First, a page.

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Building Retaining Walls: A Homeowners Checklist

As a homeowner, building a retaining wall can be an intimidating endeavour if you don’t know where to start. It’s important to seek simple, cost-effective solutions while being able to bypass the construction industry jargon. Understanding the overall process, from quoting, to installation, and maintenance, can help ease any confusion and ensure a successful outcome.

We have put together a guide for homeowners who are investigating solutions for retaining walls. If you are needing a standard or conventional retaining wall, this guide will serve as an easy-to-follow checklist to get you started and prepared.

Remember, the homeowner assumes responsibility to check this list and ensure their designed retaining wall meets the requirements and regulations for installation.

Council Consent

While most types of walls do need consent from the council for safety, some do not. However, retaining wall requirements may vary between different councils. So, it’s important to check with your local council, and make a note of what you need.

Walls that are less than 1.5 metres high, and support nothing such as a garden, often don’t need consent. If you're in Auckland, use this tool to give you a rough idea of if you need consent or not.

Auckland Council Retaining Wall Calculator

(Auckland Council's Retaining Wall Tool)


There are many external factors to a retaining wall to consider, therefore, construction of the wall needs to be realistic and designed thoughtfully.

For example, consider: 

  • Consider how trucks and other large machinery will access the site. Is the space large enough for them?
  • Can the blocks get to the planned retaining wall location?
  • Is there adequate drainage for rain and water?
  • If you have a sloped property, consider how the slope, surrounding buildings, and structures might be affected in the event of storms, heavy rain, or even natural disasters such as earthquakes.
    • Heavy rainfall or natural disasters can put pressure on retaining walls if they’re constructed on a slope. They are at risk of cracking, moving, or even collapsing, which is, of course, a safety concern. There are several factors that can put slopes at a higher risk. For example, if the surface material is soft or loose, comprises of mostly soil, has a gradient of over 35 degrees, or if the slope has been cut into. Take the time to research signs and other risk factors for slopes before going ahead with a design.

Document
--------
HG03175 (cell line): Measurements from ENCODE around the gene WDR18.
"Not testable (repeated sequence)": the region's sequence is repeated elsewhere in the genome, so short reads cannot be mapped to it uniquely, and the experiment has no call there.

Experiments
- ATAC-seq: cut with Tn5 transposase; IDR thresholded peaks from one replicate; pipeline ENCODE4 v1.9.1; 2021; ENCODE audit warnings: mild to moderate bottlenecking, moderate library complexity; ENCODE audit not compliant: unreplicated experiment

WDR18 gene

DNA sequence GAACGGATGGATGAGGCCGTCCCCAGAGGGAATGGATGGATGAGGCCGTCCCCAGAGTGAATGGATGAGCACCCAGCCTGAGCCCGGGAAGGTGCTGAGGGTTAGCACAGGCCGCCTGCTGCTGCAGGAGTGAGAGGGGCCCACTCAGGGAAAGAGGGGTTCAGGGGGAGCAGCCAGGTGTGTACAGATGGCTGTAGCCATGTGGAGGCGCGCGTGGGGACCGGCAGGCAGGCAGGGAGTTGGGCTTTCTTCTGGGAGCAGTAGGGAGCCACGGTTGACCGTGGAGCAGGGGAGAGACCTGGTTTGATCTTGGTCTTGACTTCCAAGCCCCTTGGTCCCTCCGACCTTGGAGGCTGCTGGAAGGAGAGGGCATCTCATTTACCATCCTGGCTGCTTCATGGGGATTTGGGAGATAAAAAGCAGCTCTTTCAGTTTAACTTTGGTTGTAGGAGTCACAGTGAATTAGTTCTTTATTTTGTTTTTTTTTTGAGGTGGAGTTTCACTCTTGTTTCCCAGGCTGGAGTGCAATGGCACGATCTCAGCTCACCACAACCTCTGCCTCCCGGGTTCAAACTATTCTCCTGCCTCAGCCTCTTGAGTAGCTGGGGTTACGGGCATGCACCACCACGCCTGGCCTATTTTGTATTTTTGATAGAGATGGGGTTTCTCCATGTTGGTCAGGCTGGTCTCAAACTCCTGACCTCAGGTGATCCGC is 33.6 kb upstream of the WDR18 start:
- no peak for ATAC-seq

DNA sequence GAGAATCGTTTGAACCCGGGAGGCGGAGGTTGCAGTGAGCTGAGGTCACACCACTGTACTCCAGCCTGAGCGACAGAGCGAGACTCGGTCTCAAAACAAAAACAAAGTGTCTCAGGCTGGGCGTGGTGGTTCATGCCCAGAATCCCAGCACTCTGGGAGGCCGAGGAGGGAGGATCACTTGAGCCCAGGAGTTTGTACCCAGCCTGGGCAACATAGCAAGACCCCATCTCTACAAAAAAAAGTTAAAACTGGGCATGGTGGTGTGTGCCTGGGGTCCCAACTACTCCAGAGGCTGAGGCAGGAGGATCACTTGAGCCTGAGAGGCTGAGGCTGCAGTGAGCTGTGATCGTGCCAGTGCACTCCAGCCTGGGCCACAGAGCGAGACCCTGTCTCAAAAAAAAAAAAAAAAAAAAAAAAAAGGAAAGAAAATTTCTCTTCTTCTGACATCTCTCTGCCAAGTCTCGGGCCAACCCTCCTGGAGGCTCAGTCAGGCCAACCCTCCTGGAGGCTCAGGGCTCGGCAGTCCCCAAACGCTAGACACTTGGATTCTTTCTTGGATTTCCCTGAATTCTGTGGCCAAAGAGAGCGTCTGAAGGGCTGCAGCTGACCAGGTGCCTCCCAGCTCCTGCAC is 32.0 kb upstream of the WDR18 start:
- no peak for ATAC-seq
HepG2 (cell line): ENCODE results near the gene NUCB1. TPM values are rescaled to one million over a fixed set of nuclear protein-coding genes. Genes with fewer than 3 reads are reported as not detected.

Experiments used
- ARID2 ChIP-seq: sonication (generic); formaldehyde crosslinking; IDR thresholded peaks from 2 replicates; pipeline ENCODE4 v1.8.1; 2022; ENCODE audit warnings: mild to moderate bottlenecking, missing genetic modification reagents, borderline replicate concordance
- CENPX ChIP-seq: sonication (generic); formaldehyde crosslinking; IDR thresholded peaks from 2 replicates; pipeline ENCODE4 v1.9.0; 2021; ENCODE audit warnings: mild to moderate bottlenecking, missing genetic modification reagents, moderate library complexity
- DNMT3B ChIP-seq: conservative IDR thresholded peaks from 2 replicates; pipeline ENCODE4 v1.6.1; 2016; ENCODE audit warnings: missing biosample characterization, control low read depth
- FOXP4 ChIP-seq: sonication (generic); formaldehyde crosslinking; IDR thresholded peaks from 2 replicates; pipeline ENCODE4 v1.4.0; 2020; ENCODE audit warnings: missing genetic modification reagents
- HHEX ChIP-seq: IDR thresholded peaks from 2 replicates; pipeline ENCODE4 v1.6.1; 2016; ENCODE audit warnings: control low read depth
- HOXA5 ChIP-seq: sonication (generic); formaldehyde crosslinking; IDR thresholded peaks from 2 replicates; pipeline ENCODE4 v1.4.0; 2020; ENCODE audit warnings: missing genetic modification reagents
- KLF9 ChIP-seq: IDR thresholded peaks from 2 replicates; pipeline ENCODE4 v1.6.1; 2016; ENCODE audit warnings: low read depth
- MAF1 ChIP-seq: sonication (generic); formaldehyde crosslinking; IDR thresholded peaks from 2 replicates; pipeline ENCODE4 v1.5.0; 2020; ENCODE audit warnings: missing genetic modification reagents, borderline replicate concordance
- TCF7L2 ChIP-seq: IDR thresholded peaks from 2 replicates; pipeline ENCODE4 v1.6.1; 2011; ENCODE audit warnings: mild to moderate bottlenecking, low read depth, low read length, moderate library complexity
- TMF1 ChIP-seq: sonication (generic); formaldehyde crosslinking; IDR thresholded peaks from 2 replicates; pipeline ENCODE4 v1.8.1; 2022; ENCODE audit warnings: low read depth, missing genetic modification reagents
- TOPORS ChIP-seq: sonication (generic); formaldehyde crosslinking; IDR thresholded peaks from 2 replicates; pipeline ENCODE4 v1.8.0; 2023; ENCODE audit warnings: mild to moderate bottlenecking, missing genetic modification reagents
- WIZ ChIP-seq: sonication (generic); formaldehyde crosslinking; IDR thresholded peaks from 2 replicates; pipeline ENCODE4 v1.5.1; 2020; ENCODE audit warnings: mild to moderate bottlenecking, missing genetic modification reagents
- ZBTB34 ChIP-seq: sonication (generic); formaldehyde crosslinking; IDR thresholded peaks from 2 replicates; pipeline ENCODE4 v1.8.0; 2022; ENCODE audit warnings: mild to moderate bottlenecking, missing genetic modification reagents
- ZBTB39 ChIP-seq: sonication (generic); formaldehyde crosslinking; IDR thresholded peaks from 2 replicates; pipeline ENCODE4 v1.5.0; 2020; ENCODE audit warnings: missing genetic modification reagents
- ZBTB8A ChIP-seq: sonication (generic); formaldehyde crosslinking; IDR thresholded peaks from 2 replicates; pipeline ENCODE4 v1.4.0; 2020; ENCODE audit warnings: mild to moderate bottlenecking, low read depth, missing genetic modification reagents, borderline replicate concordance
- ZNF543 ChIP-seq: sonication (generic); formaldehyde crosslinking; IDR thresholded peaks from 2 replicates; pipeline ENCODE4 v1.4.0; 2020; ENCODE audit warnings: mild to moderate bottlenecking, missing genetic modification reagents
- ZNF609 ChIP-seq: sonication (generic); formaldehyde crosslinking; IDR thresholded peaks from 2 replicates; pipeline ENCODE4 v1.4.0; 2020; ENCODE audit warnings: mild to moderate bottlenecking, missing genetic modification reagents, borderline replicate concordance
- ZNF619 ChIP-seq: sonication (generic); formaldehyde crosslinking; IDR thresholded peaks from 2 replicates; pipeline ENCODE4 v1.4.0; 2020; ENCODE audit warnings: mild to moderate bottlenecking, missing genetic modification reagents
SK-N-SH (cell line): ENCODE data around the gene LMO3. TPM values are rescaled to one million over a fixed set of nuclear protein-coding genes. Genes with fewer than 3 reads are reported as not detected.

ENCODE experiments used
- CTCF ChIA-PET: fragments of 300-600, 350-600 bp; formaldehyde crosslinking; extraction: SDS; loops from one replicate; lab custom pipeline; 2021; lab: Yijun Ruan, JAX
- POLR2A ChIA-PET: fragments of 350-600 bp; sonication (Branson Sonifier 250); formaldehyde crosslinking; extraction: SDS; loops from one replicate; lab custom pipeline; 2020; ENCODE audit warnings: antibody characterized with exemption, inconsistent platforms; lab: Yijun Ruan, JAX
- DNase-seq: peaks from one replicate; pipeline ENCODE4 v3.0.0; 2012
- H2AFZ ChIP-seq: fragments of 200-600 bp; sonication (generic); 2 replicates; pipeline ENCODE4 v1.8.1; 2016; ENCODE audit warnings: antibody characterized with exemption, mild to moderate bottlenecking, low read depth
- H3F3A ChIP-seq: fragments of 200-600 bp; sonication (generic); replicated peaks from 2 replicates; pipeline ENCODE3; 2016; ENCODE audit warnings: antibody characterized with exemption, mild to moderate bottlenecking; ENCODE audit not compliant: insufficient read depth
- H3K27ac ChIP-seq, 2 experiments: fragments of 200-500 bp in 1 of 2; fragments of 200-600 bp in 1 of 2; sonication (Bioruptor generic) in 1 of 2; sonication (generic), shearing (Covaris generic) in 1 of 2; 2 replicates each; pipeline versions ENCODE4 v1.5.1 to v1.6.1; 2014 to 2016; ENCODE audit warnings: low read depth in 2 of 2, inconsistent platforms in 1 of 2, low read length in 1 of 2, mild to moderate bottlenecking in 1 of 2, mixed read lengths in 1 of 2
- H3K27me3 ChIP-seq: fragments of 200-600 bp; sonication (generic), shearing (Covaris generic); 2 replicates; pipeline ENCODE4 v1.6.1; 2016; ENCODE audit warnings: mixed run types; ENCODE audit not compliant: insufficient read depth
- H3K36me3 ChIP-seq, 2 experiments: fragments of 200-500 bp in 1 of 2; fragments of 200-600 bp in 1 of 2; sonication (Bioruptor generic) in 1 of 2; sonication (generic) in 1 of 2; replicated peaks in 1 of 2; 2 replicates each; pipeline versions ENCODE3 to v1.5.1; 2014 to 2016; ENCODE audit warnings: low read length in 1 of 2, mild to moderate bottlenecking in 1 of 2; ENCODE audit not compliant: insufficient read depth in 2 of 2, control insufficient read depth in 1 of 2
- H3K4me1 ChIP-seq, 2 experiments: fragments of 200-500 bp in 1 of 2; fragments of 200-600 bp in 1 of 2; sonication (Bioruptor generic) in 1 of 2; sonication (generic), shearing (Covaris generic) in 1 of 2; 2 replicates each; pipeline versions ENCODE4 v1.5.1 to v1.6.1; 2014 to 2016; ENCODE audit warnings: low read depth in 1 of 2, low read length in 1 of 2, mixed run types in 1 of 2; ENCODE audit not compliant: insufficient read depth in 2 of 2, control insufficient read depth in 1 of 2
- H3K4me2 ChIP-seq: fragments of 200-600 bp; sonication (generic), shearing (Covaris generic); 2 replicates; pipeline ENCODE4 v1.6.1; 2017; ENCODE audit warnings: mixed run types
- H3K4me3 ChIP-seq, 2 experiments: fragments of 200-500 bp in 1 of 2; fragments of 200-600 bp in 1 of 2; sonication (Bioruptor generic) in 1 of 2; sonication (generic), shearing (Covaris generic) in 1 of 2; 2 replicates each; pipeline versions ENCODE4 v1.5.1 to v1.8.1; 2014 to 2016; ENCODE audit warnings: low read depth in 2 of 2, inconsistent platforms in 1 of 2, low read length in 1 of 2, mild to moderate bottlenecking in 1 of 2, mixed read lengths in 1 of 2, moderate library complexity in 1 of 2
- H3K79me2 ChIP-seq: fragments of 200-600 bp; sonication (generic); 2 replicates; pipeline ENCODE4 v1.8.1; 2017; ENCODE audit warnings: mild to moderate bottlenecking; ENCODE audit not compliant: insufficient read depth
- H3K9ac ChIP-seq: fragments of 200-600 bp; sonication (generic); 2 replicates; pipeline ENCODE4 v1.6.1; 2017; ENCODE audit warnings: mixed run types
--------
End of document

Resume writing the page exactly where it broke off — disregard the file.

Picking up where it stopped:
• Make sure you consider any other restrictions to the site. Check for blockages such as trees. Also, make sure the ground you are planning to build upon is solid and not soft.

Trees Causing Havoc for Delivery

  • Retaining walls are a structure and therefore, need to be designed with expert engineering. Getting the help of a contractor, such as a Stonebloc Accredited Contractor, will help avoid any headaches. Stonebloc Accredited Contractors are professionals who will understand how your project will work best with Stonebloc.

Tip: Take some photos of where you want your retaining wall to be constructed. Send them to your Envirocon representative who will help determine what you need.

Engineering Consent

Specific engineering is used mostly for consent purposes. Be sure to consider the following:

  •  If you need council consent, you do need a site-specific design.
  • If your site conditions lay within a number of Stonebloc ready-made designs, you will only require an engineer’s short review.
  • Allow time to issue design calculations for a PS1 document, which is a producer statement used for specialist work such as engineering. A producer statement such as a PS1 helps the council determine whether the building work meets the Building Code regulations.
  • Geotech report and pass it on to a consultancy for the design and consent process. Geotechnical engineers are important as they help calculate factors that will influence how the retaining wall will be designed and built, such as considering how much weight the site and wall itself can hold.

While designing and building a retaining wall for your home can seem daunting, it doesn’t have to be. Nor does it have to break the bank. This checklist should breakdown the tasks you need to do and provide a place for even newbies to begin. Following this checklist will reduce delays, unnecessary costs, and ensure your retaining wall is safe, durable, and aesthetically pleasing.

Steve and Sopa are a Pokeno based couple who recently chose to work with Stonebloc to build their retaining wall. They wanted to create a retaining wall where their fruit trees could grow above, while doubling as an entertainment area for their home. The couple were meticulous and heavily researched the design and buildability of their retaining wall plan. This helped ensure a successful construction of their retaining wall and will make sure it stands the test of time.

Steve & Sopa Retaining Wall with Fruit Trees

(Steve & Sopa's Stonebloc retaining wall, with their fruit trees sitting on top)

After reviewing the checklist, we’d recommend reaching out to our Stonebloc representative to see how Stonebloc would work for you and your home.

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